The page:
First Night: The Man Of Mode, Olivier Theatre, London

Heartless comedy has a sense of purpose
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The Independent Culture

George Etherege's play may have been written in 1676 and set in the world of fops, belles and beaux, but in Nicholas Hytner's production the place and date are London now - or, rather, right now, in the swingin', happenin', let-it-all-hang-out world of cool guys and fit girls. In other words, this show tries so hard to be hip, sexy, and relevant that its most noticeable quality is its strenuous desire to impress.

Like Sir Fopling Flutter, who affects a haughty expression while crawling sycophantically after every whim of fashion, the show emphasises the coldness and callowness of its philandering hero yet sighs over him like any stagestruck groupie.

There is a great deal of regret and rue in this superficially heartless comedy, but Tom Hardy's Dorimant never stops grinning in self-approbation and swerving his hips in invitation or reminiscence. When a discarded mistress upbraids him, he tells her: "Love gilds us over and makes us show fine things to one another for a time, but soon the gold wears off, and then again the native brass appears."

It's a harsh lesson he's teaching her, and reminding himself, but Hardy is as cocky as if expecting praise for his way with words. At least that line hasn't been changed. Apart from an occasional "gentlewoman" or "nosegay" or "Whence came you?" the play's language has been stripped of 17th-century speech and references, and contemporary ones have been added. And hilarious they are, too.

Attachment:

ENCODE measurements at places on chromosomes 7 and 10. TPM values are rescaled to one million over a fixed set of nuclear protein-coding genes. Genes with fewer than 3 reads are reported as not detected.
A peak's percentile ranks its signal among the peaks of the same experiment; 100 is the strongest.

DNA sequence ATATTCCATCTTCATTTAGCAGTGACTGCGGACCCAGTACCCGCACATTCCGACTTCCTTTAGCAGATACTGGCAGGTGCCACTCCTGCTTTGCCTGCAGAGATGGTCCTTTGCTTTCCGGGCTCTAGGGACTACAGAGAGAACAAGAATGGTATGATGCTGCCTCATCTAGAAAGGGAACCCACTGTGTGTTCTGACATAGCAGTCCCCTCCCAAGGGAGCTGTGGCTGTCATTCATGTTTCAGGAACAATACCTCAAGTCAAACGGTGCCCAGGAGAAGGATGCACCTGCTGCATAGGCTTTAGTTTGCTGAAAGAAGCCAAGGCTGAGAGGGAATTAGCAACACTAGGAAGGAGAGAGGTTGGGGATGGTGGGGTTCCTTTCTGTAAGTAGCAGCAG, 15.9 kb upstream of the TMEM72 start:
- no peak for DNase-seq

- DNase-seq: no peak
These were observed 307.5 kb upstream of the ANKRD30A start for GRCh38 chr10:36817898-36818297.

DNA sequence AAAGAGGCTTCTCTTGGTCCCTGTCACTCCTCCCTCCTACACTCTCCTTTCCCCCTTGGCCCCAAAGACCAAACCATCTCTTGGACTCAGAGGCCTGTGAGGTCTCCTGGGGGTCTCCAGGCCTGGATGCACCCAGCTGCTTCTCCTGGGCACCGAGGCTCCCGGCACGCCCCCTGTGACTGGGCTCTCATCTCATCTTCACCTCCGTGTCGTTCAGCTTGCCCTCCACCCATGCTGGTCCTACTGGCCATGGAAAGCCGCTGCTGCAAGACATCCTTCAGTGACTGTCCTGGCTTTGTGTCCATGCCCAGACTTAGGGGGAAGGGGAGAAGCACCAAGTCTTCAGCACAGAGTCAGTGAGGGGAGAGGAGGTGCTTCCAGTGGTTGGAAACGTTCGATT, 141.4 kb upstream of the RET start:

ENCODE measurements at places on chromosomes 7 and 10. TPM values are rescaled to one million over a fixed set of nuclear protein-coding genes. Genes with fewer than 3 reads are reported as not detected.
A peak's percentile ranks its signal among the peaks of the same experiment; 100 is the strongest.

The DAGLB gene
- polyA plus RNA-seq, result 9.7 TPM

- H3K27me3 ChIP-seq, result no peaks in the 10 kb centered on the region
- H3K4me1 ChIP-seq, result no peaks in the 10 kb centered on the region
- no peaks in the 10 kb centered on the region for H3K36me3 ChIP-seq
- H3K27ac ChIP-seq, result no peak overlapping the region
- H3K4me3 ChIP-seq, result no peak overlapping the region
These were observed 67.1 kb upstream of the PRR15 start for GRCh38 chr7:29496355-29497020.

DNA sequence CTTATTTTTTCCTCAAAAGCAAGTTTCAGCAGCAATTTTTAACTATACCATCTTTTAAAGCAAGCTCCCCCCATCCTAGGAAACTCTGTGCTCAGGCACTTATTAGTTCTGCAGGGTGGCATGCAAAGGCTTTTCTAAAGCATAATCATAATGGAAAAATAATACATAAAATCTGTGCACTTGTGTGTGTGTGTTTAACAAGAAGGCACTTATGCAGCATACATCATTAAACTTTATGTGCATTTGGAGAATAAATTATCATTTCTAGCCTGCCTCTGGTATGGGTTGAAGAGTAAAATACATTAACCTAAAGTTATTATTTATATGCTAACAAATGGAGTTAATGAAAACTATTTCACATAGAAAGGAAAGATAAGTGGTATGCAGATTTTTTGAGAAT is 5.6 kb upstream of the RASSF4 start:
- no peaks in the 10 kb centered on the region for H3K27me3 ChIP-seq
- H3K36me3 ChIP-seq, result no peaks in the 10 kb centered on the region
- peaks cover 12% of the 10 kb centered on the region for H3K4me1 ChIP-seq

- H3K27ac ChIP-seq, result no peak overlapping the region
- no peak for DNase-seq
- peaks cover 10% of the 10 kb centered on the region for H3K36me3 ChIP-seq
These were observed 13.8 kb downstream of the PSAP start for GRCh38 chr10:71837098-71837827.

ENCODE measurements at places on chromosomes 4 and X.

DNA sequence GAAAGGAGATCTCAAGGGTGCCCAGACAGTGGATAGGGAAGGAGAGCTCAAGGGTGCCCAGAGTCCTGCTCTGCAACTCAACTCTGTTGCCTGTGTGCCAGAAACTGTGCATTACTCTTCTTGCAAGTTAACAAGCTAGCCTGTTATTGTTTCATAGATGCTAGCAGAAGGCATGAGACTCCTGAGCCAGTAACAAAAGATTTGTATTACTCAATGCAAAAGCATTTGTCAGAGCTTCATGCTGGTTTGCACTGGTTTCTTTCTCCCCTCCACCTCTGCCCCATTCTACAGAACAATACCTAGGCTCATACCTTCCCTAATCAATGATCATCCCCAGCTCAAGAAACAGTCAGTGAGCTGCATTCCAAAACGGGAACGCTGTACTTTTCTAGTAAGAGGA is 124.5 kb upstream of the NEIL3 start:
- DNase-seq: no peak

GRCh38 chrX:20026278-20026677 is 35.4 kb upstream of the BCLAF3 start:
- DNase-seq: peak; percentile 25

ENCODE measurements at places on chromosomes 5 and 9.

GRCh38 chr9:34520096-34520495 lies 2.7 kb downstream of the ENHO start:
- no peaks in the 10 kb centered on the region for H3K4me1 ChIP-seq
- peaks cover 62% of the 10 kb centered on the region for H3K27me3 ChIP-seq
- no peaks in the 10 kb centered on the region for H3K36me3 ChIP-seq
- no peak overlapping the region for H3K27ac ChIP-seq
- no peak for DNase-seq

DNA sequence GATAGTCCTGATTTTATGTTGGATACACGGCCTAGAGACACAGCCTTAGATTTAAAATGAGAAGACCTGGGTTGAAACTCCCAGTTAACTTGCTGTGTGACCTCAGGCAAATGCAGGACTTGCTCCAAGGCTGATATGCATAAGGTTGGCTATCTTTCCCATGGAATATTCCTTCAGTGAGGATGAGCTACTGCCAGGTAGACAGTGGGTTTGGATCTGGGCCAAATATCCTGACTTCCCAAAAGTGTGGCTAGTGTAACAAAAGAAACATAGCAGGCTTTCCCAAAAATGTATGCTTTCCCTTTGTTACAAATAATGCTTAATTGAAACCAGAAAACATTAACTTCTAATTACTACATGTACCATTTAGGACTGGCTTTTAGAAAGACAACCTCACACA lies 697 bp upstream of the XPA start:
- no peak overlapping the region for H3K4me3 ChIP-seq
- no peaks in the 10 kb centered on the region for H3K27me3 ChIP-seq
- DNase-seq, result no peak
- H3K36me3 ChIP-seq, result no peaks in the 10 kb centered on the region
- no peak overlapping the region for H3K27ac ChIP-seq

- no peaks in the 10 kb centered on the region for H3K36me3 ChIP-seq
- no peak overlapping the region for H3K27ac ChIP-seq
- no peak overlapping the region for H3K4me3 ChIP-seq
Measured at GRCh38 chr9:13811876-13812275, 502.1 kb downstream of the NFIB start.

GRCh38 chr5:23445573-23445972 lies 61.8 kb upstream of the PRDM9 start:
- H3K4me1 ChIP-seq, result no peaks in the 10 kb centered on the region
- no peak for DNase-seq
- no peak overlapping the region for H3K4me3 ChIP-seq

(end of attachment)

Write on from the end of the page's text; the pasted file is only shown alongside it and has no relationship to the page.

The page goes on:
Instead of saying he has just been at Whitehall, Sir Fopling now says he has come from Shoreditch, and when he complains about his hostess's candles, he tells her to use only Diptyque. How they roared in the stalls! The laughters, however, may just have been grateful to have heard the lines. For this cast is largely unintelligible, a grave problem in a play that has such a complex plot of crisscrossing and mismatched lovers. The semaphore-signal acting - lots of waving and whirling arms - doesn't really compensate, but then it doesn't look very realistic either among English people.

True, a third of the actors in this large cast are Indian, but their characters' names haven't been changed and we are presumably not supposed to notice that Lady Woodvill wears a sari. As Mrs Loveit, Nancy Carroll looks kitted out for a musical comedy in Rita Hayworth hair, platform shoes, and a racetrack-checked trouser suit, and her performance is a bit musical-comedy as well, but she enlivens every scene she's in by resembling a real woman, or at least a real actress.

Vicki Mortimer's hideous costumes and sets strand us in a non-world of a bachelor pad with mirrored walls, a creepily trendy restaurant, and a lingerie boutique (the last two are managed by, respectively, Lady Townley and Mrs Loveit, now working women with a sense of purpose unknown to Etherege's dowagers and flirts).

The heart of the play, though, seems to be in the wordless sections that Hytner has added to cover scene changes - a group of girls in red underwear or bare-chested lads with butterfly nets fixed to their bottoms grope themselves or jump about and scowl - a performance I found funnier than any of the label-checks. Why didn't Hytner go all the way and change the title? He could have called it The Empty Suit.

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